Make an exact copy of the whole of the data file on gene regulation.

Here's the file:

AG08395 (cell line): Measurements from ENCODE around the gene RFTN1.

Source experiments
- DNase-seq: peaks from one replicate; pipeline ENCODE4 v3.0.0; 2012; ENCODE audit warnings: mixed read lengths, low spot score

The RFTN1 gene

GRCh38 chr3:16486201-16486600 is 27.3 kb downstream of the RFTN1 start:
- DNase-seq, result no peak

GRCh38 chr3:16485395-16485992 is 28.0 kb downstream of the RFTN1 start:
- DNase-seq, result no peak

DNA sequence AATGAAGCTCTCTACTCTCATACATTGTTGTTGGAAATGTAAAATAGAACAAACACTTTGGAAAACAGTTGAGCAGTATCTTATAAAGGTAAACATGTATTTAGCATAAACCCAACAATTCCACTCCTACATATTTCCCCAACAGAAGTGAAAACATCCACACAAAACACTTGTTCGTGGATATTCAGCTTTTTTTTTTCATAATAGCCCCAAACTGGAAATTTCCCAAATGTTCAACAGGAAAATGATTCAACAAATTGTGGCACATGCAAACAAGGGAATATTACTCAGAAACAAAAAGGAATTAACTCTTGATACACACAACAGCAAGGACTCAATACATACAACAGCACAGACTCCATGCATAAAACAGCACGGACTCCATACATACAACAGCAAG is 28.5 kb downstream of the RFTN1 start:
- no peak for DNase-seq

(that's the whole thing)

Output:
AG08395 (cell line): Measurements from ENCODE around the gene RFTN1.

Source experiments
- DNase-seq: peaks from one replicate; pipeline ENCODE4 v3.0.0; 2012; ENCODE audit warnings: mixed read lengths, low spot score

The RFTN1 gene

GRCh38 chr3:16486201-16486600 is 27.3 kb downstream of the RFTN1 start:
- DNase-seq, result no peak

GRCh38 chr3:16485395-16485992 is 28.0 kb downstream of the RFTN1 start:
- DNase-seq, result no peak

DNA sequence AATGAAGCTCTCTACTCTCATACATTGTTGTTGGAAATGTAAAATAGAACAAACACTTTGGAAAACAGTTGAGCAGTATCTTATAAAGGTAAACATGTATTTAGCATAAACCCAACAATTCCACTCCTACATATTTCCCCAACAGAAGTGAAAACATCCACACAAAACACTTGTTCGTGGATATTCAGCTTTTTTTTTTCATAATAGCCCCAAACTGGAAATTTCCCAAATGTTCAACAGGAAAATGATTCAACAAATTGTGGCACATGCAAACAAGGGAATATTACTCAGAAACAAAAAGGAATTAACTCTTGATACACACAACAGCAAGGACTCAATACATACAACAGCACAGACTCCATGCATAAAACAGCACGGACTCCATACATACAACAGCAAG is 28.5 kb downstream of the RFTN1 start:
- no peak for DNase-seq